Pakistan's Leaders Resign To End Six-Month Feud

A deal for new elections is an effort to stabilize a young democracy. Military rulers have led the country for more than half its existence.

PAKISTAN'S top leaders resigned Sunday night in an Army-backed effort to break a six-month political deadlock.

Their resignations opened the way for fresh elections expected on Oct. 6, satisfying calls for a new vote by opposition leader and former Prime Minister Benazir Bhutto.

Under the new political formula finalized over the weekend in negotiations brokered by Gen. Abdul Waheed, the powerful military chief, both President Ghulam Ishaq Khan and Prime Minister Nawaz Sharif agreed to leave office.

Moeen Qureshi, a vice president of the World Bank, was sworn in as prime minister. Waseem Sajjad, the chairman of the Senate, Pakistan's upper house of parliament, took over the job of president. The interim prime minister is not allowed to participate in the new elections to ensure his impartiality.

Similar setups are being proposed for Pakistan's four provinces, headed by governors and chief ministers. The regions would also be led by officials who would not actively participate in the polls.

The dual resignations came exactly three months after President Khan sacked Prime Minister Sharif on corruption charges April 18. Pakistan's Supreme Court reinstated Sharif May 26, after ruling Khan's dissolution of the parliament unconstitutional. Power struggle erupts

Since Sharif was first dismissed by Khan, Ms. Bhutto has been agitating for new elections, insisting her Pakistan People's Party (PPP) has the support of the people. She, too, was sacked as prime minister by President Khan in 1988.

Last Thursday Sharif ordered troops into Islamabad to stop a march by her supporters, heightening political tensions and bringing the country's leadership crisis to a head.

The new political arrangements are part of the country's latest efforts to stabilize its young democracy, which is struggling to mature.

Military rulers have led the country for more than half of the 45 years since independence.

The elections are expected to be a step forward, but may not eliminate the continuing obstacles to a stable civilian government.

Since 1985, when martial law was formally lifted but the country was still under the grip of a former military dictator, Gen. Mohammed Zia-ul-Haq, three prime ministers have been sworn into office. Each of them has been dismissed before completing his or her term in office.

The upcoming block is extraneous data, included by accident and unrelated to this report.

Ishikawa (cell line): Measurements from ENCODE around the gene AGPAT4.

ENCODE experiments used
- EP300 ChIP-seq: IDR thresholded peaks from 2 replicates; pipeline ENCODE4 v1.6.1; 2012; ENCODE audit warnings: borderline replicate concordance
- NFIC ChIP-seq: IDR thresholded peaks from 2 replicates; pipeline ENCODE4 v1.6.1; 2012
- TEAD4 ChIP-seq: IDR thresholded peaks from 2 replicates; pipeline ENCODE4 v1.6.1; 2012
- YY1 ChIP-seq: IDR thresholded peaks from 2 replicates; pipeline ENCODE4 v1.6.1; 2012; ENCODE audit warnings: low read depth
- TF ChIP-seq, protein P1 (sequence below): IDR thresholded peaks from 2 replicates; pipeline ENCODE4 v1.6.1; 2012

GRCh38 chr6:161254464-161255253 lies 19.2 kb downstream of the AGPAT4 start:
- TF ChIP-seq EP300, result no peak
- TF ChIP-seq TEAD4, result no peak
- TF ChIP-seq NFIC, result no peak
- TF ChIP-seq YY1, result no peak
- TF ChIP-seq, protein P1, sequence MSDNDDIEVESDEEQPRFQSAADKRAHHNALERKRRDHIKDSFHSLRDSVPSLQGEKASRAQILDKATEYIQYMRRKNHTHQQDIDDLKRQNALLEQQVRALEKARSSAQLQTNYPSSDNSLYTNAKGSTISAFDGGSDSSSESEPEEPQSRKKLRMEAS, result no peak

Under the Constitution, the president has the power to dissolve civilian governments and call fresh elections.

Those powers were added to the Constitution in a controversial amendment by General Zia in an effort to strengthen the powers of the presidency, which he took on.

It was Sharif's efforts to amend the Constitution and eliminate the amendment that brought him to loggerheads with Khan in January.

His efforts to repeal the amendment failed because he could never gather the support of two-thirds of the members in the 217-seat lower house of parliament, the National Assembly, and the Senate.

There are still many politicians who see the amendment as crucial to the continuity of the civilian system, because it allows the president to dismiss governments before letting circumstances deteriorate to such an extent that a military takeover becomes necessary.

"Take the case of the recent [power struggle]," says one senator who supports the amendment. "If Nawaz Sharif were not dismissed in April, do you think the Army would have just stood there and not stepped in, seeing the president and the prime minister continue to fight?"

But Sharif and his supporters argue that the amendment is a constraint on the development of democracy and the freedom of parliament. Government's agenda

Sharif draws his support from Pakistan's business community, and one outstanding question is how the country's business leaders will react to his resignation. He was elected in 1991 to help reverse the country's economic slide.

Pakistan's economic problems have only intensified during the past year. The country has been faced with one of the largest budget deficits in its recent history, because of large-scale crop losses in flood damage last year. The economic growth rate this year dropped to just over 3 percent, down from an expected 6 percent.

That has only made it more difficult for the government to delay hard hitting revenue generation measures for too long, without creating new economic problems.

Sharif has also been faced with growing dissent from at least two of the four provinces, the Punjab and the Northwest Frontier.

Governments in both provinces have been hostile to the central government in Islamabad; their chief ministers were widely known to be loyal to President Khan in his campaign against Sharif.

With elections due in the next few months, Pakistani politicians are preparing to hit the campaign trails soon. But even if fair and free polls are held, that would only be one step forward on a long, and what appears to be a difficult, road on the path to establish a strong and stable civilian government.

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